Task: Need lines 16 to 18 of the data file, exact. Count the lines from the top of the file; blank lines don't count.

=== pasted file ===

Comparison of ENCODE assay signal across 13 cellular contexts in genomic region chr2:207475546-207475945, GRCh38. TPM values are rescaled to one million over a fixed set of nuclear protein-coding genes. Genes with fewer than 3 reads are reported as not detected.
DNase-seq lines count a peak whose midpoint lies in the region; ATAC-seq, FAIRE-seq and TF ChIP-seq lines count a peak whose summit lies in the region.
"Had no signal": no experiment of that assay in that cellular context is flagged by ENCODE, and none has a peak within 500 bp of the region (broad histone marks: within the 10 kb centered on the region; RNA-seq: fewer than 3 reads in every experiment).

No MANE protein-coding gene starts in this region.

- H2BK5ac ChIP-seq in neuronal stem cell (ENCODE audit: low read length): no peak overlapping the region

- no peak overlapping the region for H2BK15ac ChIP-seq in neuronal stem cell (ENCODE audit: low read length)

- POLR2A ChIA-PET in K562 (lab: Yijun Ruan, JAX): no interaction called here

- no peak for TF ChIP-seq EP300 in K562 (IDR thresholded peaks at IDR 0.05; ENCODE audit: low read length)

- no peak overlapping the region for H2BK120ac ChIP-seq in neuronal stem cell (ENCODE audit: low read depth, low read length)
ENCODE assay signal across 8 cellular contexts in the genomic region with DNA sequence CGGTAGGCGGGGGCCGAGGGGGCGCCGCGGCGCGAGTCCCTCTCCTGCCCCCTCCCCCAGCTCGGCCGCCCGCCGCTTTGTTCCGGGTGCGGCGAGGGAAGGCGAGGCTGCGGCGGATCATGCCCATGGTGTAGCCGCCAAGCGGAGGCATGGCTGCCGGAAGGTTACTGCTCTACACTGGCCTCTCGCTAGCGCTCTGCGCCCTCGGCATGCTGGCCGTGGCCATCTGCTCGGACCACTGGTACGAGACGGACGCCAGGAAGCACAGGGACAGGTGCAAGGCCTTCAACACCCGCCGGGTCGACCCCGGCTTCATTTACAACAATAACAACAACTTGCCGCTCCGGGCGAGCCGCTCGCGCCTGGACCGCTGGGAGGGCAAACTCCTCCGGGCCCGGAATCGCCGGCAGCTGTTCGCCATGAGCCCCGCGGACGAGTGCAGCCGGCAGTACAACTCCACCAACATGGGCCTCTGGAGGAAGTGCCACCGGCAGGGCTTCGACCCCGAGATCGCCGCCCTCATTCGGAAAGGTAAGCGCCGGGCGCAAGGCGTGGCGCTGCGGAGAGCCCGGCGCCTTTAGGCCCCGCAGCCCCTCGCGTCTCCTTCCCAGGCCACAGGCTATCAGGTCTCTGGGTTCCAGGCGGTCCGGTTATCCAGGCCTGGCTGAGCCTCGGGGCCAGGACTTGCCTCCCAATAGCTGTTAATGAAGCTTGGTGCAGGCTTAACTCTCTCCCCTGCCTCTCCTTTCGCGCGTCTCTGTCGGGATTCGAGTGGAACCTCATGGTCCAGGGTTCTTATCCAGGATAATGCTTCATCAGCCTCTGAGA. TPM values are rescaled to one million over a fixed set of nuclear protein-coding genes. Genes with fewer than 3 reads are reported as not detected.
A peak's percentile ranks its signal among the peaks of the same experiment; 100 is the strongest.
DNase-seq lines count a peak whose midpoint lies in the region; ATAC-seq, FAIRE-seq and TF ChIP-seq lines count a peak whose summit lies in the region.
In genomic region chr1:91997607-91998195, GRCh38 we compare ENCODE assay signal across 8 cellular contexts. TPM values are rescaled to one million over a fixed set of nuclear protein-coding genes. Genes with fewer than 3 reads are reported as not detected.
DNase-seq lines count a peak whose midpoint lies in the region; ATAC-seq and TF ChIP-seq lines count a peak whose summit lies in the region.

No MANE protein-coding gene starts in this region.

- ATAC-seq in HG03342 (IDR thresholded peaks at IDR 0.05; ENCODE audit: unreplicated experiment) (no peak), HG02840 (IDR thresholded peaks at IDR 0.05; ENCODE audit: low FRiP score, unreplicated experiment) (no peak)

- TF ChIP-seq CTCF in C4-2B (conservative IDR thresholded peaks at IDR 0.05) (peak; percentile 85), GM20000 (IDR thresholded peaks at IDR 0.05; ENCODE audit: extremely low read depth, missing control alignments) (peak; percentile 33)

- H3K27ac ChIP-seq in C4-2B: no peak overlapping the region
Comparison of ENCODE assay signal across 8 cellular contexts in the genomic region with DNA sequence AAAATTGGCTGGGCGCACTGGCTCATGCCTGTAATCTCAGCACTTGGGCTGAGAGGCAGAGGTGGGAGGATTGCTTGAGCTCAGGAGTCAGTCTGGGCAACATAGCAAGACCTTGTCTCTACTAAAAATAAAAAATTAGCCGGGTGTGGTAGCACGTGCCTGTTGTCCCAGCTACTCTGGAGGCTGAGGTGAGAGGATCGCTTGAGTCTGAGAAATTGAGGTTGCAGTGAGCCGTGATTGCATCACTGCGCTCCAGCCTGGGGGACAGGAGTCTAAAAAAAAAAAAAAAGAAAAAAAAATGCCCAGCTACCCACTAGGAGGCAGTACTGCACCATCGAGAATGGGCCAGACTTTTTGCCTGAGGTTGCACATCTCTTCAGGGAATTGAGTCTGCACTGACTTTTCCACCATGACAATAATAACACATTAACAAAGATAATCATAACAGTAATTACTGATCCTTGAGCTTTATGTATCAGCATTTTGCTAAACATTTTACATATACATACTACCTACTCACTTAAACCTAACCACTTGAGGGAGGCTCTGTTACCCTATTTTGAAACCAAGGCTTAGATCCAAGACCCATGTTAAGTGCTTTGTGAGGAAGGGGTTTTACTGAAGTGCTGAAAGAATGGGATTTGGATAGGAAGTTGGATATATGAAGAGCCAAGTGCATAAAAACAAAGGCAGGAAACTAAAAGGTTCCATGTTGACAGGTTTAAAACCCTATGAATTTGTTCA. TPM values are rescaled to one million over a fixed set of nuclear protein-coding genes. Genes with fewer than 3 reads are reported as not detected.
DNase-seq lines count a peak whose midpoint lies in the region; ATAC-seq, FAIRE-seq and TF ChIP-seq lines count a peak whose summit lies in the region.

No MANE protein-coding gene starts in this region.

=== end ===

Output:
- ATAC-seq in HG03342 (IDR thresholded peaks at IDR 0.05; ENCODE audit: unreplicated experiment) (no peak), HG02840 (IDR thresholded peaks at IDR 0.05; ENCODE audit: low FRiP score, unreplicated experiment) (no peak)

- TF ChIP-seq CTCF in C4-2B (conservative IDR thresholded peaks at IDR 0.05) (peak; percentile 85), GM20000 (IDR thresholded peaks at IDR 0.05; ENCODE audit: extremely low read depth, missing control alignments) (peak; percentile 33)

- H3K27ac ChIP-seq in C4-2B: no peak overlapping the region